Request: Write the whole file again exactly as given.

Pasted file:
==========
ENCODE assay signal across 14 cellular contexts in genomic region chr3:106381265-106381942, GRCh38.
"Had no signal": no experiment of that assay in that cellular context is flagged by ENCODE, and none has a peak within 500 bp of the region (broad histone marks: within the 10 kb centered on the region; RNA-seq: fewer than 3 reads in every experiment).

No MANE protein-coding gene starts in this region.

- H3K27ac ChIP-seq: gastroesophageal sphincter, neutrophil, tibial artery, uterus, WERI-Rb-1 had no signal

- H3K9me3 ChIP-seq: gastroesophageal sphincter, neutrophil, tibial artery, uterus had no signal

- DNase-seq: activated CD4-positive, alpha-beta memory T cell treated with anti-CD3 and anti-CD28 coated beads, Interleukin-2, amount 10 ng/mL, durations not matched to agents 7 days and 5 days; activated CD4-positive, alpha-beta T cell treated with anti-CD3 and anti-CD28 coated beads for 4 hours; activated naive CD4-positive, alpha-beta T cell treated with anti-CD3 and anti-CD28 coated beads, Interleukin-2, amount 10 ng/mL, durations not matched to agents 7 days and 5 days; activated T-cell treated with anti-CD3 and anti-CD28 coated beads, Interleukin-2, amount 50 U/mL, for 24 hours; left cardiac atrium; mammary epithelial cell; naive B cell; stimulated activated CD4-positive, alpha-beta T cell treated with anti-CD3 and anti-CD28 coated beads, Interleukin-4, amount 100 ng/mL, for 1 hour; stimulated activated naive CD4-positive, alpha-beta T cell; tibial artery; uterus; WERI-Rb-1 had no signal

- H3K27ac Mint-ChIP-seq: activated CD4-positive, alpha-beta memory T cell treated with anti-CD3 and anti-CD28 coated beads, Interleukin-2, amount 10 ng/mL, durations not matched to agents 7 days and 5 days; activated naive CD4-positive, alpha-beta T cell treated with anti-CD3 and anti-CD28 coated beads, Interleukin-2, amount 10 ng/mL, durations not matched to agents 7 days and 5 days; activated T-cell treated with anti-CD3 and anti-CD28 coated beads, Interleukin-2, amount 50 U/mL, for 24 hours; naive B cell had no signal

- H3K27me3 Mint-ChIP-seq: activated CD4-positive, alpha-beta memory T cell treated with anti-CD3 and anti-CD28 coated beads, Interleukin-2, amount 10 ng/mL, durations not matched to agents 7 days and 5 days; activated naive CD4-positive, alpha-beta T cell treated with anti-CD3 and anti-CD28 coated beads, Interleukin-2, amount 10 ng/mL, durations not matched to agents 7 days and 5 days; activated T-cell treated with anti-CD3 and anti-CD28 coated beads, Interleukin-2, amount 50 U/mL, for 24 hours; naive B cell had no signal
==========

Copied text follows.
ENCODE assay signal across 14 cellular contexts in genomic region chr3:106381265-106381942, GRCh38.
"Had no signal": no experiment of that assay in that cellular context is flagged by ENCODE, and none has a peak within 500 bp of the region (broad histone marks: within the 10 kb centered on the region; RNA-seq: fewer than 3 reads in every experiment).

No MANE protein-coding gene starts in this region.

- H3K27ac ChIP-seq: gastroesophageal sphincter, neutrophil, tibial artery, uterus, WERI-Rb-1 had no signal

- H3K9me3 ChIP-seq: gastroesophageal sphincter, neutrophil, tibial artery, uterus had no signal

- DNase-seq: activated CD4-positive, alpha-beta memory T cell treated with anti-CD3 and anti-CD28 coated beads, Interleukin-2, amount 10 ng/mL, durations not matched to agents 7 days and 5 days; activated CD4-positive, alpha-beta T cell treated with anti-CD3 and anti-CD28 coated beads for 4 hours; activated naive CD4-positive, alpha-beta T cell treated with anti-CD3 and anti-CD28 coated beads, Interleukin-2, amount 10 ng/mL, durations not matched to agents 7 days and 5 days; activated T-cell treated with anti-CD3 and anti-CD28 coated beads, Interleukin-2, amount 50 U/mL, for 24 hours; left cardiac atrium; mammary epithelial cell; naive B cell; stimulated activated CD4-positive, alpha-beta T cell treated with anti-CD3 and anti-CD28 coated beads, Interleukin-4, amount 100 ng/mL, for 1 hour; stimulated activated naive CD4-positive, alpha-beta T cell; tibial artery; uterus; WERI-Rb-1 had no signal

- H3K27ac Mint-ChIP-seq: activated CD4-positive, alpha-beta memory T cell treated with anti-CD3 and anti-CD28 coated beads, Interleukin-2, amount 10 ng/mL, durations not matched to agents 7 days and 5 days; activated naive CD4-positive, alpha-beta T cell treated with anti-CD3 and anti-CD28 coated beads, Interleukin-2, amount 10 ng/mL, durations not matched to agents 7 days and 5 days; activated T-cell treated with anti-CD3 and anti-CD28 coated beads, Interleukin-2, amount 50 U/mL, for 24 hours; naive B cell had no signal

- H3K27me3 Mint-ChIP-seq: activated CD4-positive, alpha-beta memory T cell treated with anti-CD3 and anti-CD28 coated beads, Interleukin-2, amount 10 ng/mL, durations not matched to agents 7 days and 5 days; activated naive CD4-positive, alpha-beta T cell treated with anti-CD3 and anti-CD28 coated beads, Interleukin-2, amount 10 ng/mL, durations not matched to agents 7 days and 5 days; activated T-cell treated with anti-CD3 and anti-CD28 coated beads, Interleukin-2, amount 50 U/mL, for 24 hours; naive B cell had no signal